Among the Nashville COVID-19 hotspots disclosed by the city’s health department on Monday are three facilities in or near downtown where the majority of positive cases have been found not among honky tonk patrons or nursing home residents but in children in the custody of the Department of Children’s Services.

At Hermitage Hall, an Eighth Avenue South residential facility providing mental health treatment to children ages 8 to 17, there are 69 children and 24 staff members who have tested positive since March, according to DCS data. All children and staff have since recovered from the virus.

At Standing Tall Music City, a privately-run Bordeaux neighborhood facility for boys 12 and up who have been involved with the juvenile justice system, there were 30 positive tests among children and 15 among staff — a figure that includes re-test data. All have recovered.

Department of Children’s Services facilities have escaped the same level of scrutiny, and executive shut-down actions, from local officials in Nashville and other cities across the state as bars, restaurants and social gatherings.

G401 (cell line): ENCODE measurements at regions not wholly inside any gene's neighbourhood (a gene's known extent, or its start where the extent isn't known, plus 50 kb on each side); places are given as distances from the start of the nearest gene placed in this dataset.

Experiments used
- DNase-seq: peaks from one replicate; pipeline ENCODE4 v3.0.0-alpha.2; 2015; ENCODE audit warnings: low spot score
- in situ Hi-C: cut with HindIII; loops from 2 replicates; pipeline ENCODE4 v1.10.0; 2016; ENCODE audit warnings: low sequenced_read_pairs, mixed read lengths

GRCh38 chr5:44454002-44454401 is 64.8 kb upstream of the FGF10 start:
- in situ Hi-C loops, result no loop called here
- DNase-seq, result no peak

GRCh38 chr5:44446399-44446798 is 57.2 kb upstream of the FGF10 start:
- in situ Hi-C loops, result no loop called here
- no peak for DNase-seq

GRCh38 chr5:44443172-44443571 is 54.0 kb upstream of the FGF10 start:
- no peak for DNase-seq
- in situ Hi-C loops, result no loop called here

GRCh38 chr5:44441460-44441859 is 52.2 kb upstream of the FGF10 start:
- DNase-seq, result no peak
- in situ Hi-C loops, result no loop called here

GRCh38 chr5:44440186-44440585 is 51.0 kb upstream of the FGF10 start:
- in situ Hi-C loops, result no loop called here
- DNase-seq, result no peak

Absent from the list released by the Nashville health department is another cluster among children, this one at the Davidson County Juvenile Detention Center in east Nashville, where DCS data shows that ten youth and seven staff members tested positive. All youth and two of the staff members have recovered.

In total, 279 children and 271 staff members in facilities connected with DCS across Tennessee have tested positive for the virus.

The facilities, all 24-hour residential settings, include privately-run treatment centers under contract with the department, county detention centers and the DCS-run Wilder Youth Development Center, a secure detention facility for kids who have had multiple brushes with the law.

The children’s facilities have escaped the same level of scrutiny, and executive shut-down actions, from local officials in Nashville and other cities across the state as bars, restaurants and social gatherings. Nursing homes are regulated by federal and state officials who have implemented rules barring visitors, requiring regular temperature checks and other safety measures.

Privately run facilities that care for kids in DCS custody, however, answer to DCS, which has issued guidance that “strongly urges private providers who operate residential treatment facilities to conduct COVID-19 symptom and temperature checks on all employees and other essential personnel prior to entry into their facilities.”